Customer Reviews: Bushnell Medalist Laser Rangefinder
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on January 17, 2011
Background: I'm 30 years old, a scratch golfer that plays 1-2 times a week, 9 months out of the year. I also am a penny-pincher and that is why this product interested me.

After borrowing several of these types of yardage-advisors from family and friends (I've tried Skycaddie, Bushnell Pro V2, and Bushnell 1600), I liked the rangefinder better than the GPS. That, to me, was the easy part. I wanted the PinSeeker technology but didn't want to pay for the top-of-the-line model. I should have bought one of these several years ago. Of course the PinSeeker technology is relatively new, so maybe I'm glad I waited. Anyway, my father is 60 years old and he uses the higher-end Bushnell, the 1600. I have played 3 rounds with his 1600, and several rounds with my Medalist, as well as a couple with someone else's V2 in a tournament. There is a difference in the models, and if you're a rich golfer who doesn't care about an extra $150-$200, go ahead and buy the 1600. It's got greater magnification and although it's a little bigger, it's really quick to target in on the flag/bunker/lake/etc. It's great. If you're looking to save a little cash, I would buy the Medalist (from what I saw it's about a $70 difference vs. the V2). Medalist vs. V2 comparison:

Battery - Medalist uses a 9V battery, which are much easier to find and less expensive than the 3V battery in a Pro V2. Advantage to the Medalist. Battery life supposedly is about the same. Remember to carry a backup battery.

Orientation - you hold the Medalist oriented horizontally, the Pro V2 vertically. I will admit that the V2 seems more natural, but this meant very little to me.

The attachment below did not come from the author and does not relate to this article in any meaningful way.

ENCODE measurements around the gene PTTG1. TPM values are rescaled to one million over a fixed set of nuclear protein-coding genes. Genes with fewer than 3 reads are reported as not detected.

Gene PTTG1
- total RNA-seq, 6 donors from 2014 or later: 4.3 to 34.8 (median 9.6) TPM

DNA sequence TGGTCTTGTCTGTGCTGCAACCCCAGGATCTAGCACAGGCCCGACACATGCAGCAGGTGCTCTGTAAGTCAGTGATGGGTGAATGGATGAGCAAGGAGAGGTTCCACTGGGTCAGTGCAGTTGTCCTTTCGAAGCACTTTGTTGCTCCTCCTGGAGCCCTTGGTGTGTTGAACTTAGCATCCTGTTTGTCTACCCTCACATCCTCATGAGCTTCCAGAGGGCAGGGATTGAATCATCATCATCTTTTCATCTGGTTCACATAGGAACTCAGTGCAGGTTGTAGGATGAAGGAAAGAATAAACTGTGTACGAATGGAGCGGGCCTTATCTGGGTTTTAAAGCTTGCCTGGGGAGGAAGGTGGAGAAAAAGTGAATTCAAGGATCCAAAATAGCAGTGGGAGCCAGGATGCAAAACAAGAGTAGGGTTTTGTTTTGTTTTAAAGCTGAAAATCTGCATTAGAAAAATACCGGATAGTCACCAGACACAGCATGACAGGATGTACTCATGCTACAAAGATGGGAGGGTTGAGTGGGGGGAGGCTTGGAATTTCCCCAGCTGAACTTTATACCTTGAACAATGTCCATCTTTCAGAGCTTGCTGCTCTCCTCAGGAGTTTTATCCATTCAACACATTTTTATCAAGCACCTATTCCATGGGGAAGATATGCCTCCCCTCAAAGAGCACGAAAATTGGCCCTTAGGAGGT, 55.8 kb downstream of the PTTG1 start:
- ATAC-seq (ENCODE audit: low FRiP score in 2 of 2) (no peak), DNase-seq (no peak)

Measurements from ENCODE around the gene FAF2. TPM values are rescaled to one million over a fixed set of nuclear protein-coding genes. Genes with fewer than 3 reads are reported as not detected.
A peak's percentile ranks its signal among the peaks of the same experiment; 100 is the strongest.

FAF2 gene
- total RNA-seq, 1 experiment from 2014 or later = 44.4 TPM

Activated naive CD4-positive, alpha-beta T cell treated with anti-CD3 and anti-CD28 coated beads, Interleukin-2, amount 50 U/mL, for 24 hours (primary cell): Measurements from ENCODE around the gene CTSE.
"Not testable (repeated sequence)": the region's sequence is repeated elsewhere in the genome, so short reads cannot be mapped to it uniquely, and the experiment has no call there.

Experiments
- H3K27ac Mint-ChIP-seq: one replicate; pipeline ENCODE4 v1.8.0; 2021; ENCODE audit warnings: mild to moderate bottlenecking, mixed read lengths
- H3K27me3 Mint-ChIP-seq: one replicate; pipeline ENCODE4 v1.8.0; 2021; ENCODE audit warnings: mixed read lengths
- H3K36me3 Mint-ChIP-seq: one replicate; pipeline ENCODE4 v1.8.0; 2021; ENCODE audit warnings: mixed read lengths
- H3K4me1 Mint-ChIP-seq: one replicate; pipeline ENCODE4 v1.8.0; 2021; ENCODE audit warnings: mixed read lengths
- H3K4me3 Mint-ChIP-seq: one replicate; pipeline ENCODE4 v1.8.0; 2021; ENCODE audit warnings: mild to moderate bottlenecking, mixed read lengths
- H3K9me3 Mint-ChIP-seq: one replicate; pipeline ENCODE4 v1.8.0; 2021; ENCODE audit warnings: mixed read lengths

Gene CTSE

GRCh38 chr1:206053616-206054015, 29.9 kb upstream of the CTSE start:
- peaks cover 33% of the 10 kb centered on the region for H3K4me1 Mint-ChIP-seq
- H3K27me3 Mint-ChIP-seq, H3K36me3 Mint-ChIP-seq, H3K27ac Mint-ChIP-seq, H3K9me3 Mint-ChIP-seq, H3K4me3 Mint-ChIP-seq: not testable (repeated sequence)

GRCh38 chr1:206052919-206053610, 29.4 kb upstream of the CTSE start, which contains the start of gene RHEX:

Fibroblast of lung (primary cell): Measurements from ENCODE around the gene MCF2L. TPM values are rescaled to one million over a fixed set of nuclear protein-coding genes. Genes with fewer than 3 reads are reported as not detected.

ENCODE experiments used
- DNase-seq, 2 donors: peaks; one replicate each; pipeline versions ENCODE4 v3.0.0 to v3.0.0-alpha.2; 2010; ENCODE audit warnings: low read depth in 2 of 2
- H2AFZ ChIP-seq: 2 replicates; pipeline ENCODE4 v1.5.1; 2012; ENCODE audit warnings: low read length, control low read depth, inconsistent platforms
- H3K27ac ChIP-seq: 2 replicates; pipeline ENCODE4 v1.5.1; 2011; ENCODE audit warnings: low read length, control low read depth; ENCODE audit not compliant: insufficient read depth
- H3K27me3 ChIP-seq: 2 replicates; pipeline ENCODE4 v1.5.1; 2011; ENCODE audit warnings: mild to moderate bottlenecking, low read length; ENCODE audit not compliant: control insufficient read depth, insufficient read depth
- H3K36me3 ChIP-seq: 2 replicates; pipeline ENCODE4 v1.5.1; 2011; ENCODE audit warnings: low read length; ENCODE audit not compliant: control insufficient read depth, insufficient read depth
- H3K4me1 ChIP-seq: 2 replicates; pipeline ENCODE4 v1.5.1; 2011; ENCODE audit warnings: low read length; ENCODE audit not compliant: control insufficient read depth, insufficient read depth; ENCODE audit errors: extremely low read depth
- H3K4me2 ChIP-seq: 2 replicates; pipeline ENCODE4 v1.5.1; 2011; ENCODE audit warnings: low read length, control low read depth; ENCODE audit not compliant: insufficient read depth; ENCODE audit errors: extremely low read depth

Magnification - the Pro V2 is a little stronger, but after using the Medalist for 6-7 rounds, it has yet to let me down. I've shot 270+ yards to a pin. My dad and I often shoot each other's distances to verify the number and sometimes it takes me a tad longer to lock on than him with his 1600. But again, that meant very little to me. And our numbers have ALWAYS been +/- 1 yard, even from 270+.

All in all, if you're looking for the cheapest option with solid pinseeker technology, this is it, and it's worked well for me.
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on February 12, 2009
I was finally able to get out and field test my Bushnell Medalist Pinseeker while sneaking in 27 holes.

Long story short: It performed flawlessly.

Long story long...:

It instantly picked up all 18 weather beaten red winter flags from just about anywhere.

Example 1. I had 297 left into a par 5, it snagged the information instantaneously. I know my old 400 Bushnell was useless from that range.

Example 2. 189 yards left into a par 4, the red flag was limp and there was a hillside 28 yards behind the pin. Information was instantly "pinseeked".

Example 3. 179 yard par 3, lots of "clutter" and trees behind the stick. Shoot, zip, got the number.

Of course all of the par 3's and every approach flag was easily attainable. I also used the scan mode to shoot trap lips, dog legs, hazard boundaries and anything else I saw.

I don't know if it's been redesigned but, the battery door wasn't even a consideration. I had read some others had an issue with the door coming off. I may put a small strip of gorilla tape over it, just in case.

If you're on the fence about which Laser unit to buy, I absolutely recommend this one.
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on September 19, 2007
I just purchased the Bushnell Medalist range finder a week ago. I did this after researching most of the popular golf GPS products and the
golf range finders.

Specifically, the Bushnell Medalist range finder is a "WINNER". I
lowered my score right away. Not by hitting the ball better, but by avoiding the traps (I can measure where they are). I was aslo able to
pick the right club for the right distance.

I found the range finder to be very, very accurate. After a week